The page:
Are the increasing clinical demands for osmolality measurements and their associated electrolytes appropriate?
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An audit of urine and plasma osmolalities and their associated urea and electrolytes over a 4 week period found that there were 124 plasma and 96 urine osmolality requests from 67 patients. In 21 patients (31.3 per cent), the osmolality results were useful in reaching a more precise diagnosis. In a further 11 cases, urine osmolality rather than plasma would have been appropriate. Seventy-one per cent originated from the Intensive Therapy Unit and were largely requested reflexly by the hospital computer order communication system. Plasma osmolal gaps could be calculated on 80 occasions (65 per cent). The formula 1.89 Na + 1.38 K + 1.03 urea + 1.08 glucose + 7.45 proved to be more accurate than the formula [Na+K] × 2 + urea + glucose (in mmol/L) with the latter showing a positive bias when compared to measured values. The osmolal gap was > 10 mOsm/Kg using the more complex formula on 23 occasions in 16 patients but only twice using the simpler calculation. These 16 patients usually had organ failure and were very ill.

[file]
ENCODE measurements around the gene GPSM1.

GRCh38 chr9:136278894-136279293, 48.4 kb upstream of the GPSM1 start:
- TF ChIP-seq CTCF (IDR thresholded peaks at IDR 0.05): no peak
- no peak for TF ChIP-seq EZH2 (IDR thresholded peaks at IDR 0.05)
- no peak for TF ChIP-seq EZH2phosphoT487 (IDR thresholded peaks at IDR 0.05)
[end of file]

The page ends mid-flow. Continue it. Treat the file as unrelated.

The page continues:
Urine sodium and potassium were measured on 72 occasions in 27 of these patients but urine chloride was never requested. Urine sodium < 20 mmol/L was found in 7 patients all of whom had relative or absolute hypovolaemia. Urine sodium was measured in 73 per cent of patients investigated for SIADH in general wards. Data was available to calculate the urine osmolal gap on 52 occasions. The value was >100 mmol/L in 10 cases and this may be used as an index of the renal ammonium response to acidosis. Much potential derived information from simple indices is unused. As a result of this study, there was an approximate halving of the subsequent request volume.
KeywordsDiabetes Insipidus Urine Sodium Plasma Osmolality Urine Osmolality Serum Osmolality
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